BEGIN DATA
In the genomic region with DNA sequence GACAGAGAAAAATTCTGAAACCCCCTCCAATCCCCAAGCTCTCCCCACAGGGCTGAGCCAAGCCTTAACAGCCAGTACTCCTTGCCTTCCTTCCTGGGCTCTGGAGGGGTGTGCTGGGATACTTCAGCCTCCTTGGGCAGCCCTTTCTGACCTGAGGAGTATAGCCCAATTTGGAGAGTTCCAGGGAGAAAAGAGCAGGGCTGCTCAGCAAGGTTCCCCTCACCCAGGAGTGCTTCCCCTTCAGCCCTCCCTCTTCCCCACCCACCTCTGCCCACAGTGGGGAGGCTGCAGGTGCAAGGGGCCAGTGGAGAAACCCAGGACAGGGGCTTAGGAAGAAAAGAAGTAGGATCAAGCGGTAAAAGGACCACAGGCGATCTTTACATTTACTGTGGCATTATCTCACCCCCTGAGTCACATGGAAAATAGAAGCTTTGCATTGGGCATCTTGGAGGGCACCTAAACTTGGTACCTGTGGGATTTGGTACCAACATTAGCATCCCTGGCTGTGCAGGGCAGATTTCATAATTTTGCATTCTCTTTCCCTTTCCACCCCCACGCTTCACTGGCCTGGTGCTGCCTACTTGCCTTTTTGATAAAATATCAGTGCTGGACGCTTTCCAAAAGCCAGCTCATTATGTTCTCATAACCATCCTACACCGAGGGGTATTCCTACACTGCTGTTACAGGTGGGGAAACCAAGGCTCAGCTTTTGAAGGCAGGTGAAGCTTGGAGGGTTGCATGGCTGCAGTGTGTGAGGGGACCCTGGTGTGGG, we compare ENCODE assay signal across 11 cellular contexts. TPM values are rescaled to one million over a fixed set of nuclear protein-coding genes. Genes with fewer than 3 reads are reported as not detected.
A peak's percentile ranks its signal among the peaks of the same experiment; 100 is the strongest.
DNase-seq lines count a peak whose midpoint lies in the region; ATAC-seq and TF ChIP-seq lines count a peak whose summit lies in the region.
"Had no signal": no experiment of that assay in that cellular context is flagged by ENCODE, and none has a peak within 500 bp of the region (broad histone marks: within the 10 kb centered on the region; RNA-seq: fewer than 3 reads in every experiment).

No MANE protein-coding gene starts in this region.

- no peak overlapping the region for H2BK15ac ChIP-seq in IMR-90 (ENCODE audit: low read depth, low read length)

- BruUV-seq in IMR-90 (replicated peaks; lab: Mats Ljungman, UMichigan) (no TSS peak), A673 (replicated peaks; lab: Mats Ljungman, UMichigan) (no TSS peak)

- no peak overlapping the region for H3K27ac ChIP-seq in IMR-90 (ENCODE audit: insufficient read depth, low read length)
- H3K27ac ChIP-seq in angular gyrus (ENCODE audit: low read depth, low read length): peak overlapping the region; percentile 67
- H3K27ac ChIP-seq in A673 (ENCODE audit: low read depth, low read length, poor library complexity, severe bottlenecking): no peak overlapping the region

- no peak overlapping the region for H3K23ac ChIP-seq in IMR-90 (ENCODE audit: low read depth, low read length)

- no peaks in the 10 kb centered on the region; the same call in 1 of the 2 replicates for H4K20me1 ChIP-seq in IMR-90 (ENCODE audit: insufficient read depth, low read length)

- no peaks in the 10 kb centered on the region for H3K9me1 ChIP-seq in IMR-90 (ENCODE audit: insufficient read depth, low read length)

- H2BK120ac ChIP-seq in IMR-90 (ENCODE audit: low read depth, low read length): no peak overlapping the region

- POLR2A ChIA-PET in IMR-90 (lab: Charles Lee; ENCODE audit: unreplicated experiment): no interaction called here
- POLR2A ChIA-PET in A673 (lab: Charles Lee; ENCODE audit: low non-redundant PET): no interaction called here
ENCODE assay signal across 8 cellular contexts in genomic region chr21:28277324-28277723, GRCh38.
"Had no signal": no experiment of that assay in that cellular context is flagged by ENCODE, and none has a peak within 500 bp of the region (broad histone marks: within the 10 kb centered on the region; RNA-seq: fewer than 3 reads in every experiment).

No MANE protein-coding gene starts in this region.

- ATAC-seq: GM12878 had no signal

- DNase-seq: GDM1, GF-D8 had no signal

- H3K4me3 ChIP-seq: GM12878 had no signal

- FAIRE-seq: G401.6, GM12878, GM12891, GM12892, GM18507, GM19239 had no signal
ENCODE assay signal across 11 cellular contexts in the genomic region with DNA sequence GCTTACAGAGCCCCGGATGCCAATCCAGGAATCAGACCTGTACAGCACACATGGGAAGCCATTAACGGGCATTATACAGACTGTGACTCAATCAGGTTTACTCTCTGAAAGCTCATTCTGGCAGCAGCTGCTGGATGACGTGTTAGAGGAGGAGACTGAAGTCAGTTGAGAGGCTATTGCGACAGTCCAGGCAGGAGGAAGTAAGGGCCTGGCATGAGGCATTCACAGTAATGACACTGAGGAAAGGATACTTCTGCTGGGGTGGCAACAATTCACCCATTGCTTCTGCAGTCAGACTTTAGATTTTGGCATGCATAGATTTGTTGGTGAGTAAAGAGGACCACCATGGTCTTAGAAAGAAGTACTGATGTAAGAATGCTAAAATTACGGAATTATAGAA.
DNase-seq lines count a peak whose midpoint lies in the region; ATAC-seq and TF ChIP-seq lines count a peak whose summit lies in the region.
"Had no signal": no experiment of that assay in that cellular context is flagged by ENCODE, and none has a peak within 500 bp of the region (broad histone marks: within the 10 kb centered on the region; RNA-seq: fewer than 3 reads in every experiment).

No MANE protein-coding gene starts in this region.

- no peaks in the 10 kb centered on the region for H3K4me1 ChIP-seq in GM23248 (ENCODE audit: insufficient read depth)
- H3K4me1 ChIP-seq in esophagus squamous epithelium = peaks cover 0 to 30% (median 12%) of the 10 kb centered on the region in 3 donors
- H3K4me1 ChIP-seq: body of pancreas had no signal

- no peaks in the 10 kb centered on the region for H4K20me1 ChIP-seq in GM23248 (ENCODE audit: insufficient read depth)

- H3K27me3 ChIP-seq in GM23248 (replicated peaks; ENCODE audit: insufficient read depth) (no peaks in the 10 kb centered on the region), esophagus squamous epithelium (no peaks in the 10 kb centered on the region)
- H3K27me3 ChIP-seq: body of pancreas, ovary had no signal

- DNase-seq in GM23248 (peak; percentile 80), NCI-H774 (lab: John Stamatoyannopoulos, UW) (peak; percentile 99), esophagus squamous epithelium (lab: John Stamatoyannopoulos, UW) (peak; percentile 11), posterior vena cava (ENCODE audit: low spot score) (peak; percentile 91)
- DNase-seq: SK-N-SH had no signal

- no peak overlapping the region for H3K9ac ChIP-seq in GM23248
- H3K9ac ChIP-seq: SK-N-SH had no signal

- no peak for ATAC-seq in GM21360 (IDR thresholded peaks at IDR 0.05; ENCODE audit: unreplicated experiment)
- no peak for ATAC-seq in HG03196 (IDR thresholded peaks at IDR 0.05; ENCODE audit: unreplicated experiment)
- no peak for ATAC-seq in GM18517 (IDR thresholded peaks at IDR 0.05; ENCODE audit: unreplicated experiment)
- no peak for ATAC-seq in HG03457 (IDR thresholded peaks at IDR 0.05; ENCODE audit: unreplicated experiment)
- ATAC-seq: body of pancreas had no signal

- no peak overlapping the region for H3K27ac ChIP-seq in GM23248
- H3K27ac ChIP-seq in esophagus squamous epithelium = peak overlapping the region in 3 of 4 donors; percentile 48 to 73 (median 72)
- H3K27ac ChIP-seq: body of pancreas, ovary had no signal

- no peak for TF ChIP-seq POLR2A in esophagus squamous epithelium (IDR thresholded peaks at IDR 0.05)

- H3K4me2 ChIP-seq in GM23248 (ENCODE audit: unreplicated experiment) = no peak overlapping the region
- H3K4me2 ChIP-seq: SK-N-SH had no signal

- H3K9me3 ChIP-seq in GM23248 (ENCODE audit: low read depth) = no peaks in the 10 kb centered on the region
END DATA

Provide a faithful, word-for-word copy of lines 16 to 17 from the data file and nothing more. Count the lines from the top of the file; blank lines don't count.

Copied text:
- POLR2A ChIA-PET in A673 (lab: Charles Lee; ENCODE audit: low non-redundant PET): no interaction called here
ENCODE assay signal across 8 cellular contexts in genomic region chr21:28277324-28277723, GRCh38.